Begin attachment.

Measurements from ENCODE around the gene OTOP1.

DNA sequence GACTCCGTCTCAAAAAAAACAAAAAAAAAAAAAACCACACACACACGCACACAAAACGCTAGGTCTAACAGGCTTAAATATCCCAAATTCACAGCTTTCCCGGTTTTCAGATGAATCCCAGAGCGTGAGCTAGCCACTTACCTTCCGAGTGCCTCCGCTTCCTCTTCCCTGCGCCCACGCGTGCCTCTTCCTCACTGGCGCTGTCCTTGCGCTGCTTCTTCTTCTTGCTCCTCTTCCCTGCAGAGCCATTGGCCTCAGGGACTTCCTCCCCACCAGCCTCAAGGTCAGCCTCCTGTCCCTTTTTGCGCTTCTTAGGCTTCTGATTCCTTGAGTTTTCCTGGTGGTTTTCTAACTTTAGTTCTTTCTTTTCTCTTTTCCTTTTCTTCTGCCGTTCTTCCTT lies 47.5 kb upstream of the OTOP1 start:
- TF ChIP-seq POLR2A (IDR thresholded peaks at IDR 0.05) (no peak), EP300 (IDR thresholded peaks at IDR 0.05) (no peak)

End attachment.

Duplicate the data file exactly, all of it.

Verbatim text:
Measurements from ENCODE around the gene OTOP1.

DNA sequence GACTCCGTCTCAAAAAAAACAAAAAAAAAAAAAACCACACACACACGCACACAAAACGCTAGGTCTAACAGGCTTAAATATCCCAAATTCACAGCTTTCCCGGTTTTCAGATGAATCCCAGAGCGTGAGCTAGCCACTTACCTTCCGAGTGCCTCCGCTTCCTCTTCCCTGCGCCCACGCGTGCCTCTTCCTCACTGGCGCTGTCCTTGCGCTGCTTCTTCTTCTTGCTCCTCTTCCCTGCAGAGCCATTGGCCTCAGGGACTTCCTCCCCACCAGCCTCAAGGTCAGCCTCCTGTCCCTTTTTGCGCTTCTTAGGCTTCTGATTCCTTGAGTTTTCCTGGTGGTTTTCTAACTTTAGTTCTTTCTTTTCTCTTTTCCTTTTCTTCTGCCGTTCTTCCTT lies 47.5 kb upstream of the OTOP1 start:
- TF ChIP-seq POLR2A (IDR thresholded peaks at IDR 0.05) (no peak), EP300 (IDR thresholded peaks at IDR 0.05) (no peak)